This is simply a term for someone who does not act in an environmentally-friendly way. For example, an eco-sinner may waste energy, throw trash on the ground, or buy products without thinking of their environmental impact. The term was popularized by Fred Pearce’s book Confessions of an Eco-Sinner, where he investigates the environmental impact of the products and services we use every day in the Western world.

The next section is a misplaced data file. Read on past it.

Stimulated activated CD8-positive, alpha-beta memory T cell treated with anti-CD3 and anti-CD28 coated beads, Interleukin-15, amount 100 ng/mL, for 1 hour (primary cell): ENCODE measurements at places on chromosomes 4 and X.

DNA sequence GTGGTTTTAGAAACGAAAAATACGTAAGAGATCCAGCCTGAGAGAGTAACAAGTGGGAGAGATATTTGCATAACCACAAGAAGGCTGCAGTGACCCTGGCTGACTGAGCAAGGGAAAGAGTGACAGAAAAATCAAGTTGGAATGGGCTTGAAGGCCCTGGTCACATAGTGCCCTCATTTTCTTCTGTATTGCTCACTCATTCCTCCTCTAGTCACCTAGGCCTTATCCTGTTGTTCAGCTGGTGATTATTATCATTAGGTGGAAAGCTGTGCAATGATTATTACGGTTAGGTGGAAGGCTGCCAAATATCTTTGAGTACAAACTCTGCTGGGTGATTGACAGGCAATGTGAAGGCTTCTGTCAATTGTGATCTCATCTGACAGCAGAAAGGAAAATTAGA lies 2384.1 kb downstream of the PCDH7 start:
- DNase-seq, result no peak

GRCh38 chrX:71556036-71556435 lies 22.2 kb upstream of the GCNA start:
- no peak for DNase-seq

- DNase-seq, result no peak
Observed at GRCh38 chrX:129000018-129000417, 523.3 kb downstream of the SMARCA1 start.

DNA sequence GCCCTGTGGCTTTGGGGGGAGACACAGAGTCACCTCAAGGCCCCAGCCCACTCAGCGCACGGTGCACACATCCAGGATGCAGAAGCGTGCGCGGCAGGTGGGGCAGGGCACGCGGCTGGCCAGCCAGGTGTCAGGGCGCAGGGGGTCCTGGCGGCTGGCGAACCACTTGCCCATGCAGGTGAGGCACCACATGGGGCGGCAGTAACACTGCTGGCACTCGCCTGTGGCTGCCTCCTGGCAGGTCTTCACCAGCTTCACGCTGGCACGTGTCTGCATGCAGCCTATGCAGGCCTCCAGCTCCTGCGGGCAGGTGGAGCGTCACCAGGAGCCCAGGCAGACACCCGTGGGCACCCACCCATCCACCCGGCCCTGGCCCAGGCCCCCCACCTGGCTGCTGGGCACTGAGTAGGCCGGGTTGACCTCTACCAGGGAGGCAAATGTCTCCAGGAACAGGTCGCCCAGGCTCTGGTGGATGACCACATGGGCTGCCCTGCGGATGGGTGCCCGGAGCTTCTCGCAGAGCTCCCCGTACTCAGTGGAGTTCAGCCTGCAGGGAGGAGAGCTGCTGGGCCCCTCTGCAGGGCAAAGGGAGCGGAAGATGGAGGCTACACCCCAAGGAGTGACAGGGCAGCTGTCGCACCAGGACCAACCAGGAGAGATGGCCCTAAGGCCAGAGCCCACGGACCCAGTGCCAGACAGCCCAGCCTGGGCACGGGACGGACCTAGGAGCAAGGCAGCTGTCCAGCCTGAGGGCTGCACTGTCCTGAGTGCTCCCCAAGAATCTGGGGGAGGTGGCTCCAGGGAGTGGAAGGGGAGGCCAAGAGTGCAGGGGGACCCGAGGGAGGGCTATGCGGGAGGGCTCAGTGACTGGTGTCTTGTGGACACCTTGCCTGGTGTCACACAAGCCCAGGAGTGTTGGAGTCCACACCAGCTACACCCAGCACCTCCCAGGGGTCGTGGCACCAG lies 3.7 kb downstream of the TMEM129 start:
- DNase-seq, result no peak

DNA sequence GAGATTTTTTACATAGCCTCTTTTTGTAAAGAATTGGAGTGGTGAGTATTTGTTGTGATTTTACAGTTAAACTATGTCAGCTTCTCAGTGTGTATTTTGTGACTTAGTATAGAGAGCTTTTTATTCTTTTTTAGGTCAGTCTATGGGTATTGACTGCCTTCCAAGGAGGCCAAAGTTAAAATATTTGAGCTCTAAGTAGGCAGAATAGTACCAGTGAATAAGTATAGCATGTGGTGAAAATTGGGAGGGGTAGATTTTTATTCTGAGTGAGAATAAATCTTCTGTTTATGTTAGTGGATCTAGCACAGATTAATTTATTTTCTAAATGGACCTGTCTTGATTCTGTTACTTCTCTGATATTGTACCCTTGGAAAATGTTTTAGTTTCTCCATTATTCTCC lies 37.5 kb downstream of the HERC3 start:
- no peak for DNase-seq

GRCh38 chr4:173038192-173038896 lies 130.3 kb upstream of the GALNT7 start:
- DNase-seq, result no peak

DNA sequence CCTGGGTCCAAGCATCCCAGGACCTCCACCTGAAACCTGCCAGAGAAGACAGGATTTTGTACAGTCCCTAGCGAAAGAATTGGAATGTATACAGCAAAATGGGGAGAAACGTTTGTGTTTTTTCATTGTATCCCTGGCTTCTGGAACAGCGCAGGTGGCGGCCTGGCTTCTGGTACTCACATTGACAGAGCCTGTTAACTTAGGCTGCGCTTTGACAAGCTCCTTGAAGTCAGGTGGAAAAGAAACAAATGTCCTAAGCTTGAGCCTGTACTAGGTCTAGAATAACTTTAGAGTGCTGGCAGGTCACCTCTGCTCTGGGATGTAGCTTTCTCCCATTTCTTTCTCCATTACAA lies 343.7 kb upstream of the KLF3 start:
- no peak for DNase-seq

Daniel Quinn writes about Eco-sinners in his book, “Ishmael” — but he calls them Takers — a taker is one who takes something from the earth (consumes a resource) without concern for the impact his or her actions has on the rest of the planet/ species. Being an eco-sinner, in this sense, means that one does not care enough about others and the earth to live sustainably. We should avoid overconsuming more than one can replace. Leavers (all the rest of the animal species, from whence we came) are able to live in this way… still some humans out there living subsistence lifestyles are able to avoid being eco-sinners, and they would be classified as Leavers. An eco-sinner is one who harms without conscience, with reckless abandon and does not try to minimize one’s own environmental impact. Sadly, most of us do sin at times (in the eco-sense, but there need not be any distinction if we consider how an eco-sin in effect harms each and every member of the human family), but there is hope that in the future we will develop more sound ecological practices. There is hope that it will become easier to be more like a Leaver (and that more people will be aware of all they take, and therefore more thankful for what we have and more respectful, conserving and sharing of the limited resources we have).
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